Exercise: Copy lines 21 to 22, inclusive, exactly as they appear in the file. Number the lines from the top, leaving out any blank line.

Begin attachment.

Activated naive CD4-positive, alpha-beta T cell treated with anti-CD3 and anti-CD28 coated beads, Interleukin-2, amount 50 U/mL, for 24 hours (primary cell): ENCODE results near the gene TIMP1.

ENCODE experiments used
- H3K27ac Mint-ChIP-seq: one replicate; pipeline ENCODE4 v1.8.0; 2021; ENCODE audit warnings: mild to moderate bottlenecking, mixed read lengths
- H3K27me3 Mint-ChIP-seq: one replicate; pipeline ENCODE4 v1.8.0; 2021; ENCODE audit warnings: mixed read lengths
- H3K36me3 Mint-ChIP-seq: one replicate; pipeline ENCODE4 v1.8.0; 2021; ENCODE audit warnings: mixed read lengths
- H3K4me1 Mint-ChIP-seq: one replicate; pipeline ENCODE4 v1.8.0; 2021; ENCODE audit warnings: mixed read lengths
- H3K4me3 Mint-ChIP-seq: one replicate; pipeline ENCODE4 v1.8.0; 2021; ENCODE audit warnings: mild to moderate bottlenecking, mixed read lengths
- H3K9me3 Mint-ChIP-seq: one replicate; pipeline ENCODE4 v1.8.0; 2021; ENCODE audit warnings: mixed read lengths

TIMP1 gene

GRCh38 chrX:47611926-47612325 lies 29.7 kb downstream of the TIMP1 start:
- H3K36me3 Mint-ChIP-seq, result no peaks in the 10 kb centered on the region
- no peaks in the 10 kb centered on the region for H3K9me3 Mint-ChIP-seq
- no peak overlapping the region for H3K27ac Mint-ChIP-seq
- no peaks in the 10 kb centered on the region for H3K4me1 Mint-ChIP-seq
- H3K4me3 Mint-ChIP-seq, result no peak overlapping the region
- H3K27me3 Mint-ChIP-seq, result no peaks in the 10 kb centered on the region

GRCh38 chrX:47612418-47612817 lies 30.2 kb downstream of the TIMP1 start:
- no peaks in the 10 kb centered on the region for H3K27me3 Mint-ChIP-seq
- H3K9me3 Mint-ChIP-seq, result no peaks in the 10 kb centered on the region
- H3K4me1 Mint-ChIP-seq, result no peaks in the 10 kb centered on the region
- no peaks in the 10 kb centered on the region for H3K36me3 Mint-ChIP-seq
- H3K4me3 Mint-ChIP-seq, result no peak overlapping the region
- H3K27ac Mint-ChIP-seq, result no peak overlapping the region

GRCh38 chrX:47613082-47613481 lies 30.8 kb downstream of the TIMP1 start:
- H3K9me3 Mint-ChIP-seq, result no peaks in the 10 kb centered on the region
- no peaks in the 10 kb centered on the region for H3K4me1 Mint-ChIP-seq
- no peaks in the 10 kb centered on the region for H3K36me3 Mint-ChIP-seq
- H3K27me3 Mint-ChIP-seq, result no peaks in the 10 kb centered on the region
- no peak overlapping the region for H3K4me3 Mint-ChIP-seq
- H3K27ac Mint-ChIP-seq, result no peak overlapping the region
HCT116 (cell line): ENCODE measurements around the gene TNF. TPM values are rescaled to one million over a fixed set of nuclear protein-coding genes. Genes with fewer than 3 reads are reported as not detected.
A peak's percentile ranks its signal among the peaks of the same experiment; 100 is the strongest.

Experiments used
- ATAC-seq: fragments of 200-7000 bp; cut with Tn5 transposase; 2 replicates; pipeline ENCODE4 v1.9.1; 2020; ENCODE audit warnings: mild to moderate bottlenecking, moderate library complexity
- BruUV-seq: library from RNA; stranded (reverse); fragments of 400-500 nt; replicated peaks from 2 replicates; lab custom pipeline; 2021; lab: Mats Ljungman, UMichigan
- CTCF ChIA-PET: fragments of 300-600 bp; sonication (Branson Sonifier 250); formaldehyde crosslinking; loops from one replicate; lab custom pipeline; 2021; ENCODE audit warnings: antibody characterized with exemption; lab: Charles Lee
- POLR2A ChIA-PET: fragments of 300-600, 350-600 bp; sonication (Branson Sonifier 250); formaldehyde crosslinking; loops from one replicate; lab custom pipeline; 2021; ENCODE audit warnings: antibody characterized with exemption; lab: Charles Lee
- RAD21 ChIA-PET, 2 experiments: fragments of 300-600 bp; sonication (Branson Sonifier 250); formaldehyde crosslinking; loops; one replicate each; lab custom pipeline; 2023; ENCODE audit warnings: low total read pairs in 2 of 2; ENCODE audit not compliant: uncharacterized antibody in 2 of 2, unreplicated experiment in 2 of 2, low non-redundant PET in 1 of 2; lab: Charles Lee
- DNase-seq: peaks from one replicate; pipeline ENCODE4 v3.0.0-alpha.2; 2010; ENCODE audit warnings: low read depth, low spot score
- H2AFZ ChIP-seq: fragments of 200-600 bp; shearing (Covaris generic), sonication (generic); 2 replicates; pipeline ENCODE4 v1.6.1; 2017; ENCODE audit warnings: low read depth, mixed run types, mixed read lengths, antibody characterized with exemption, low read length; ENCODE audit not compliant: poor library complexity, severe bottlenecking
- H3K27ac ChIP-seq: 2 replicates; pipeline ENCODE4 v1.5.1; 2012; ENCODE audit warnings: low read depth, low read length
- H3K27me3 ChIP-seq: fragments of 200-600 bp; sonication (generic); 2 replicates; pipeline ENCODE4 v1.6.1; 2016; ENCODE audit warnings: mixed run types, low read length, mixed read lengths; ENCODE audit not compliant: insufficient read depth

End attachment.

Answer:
- no peaks in the 10 kb centered on the region for H3K36me3 Mint-ChIP-seq
- H3K4me3 Mint-ChIP-seq, result no peak overlapping the region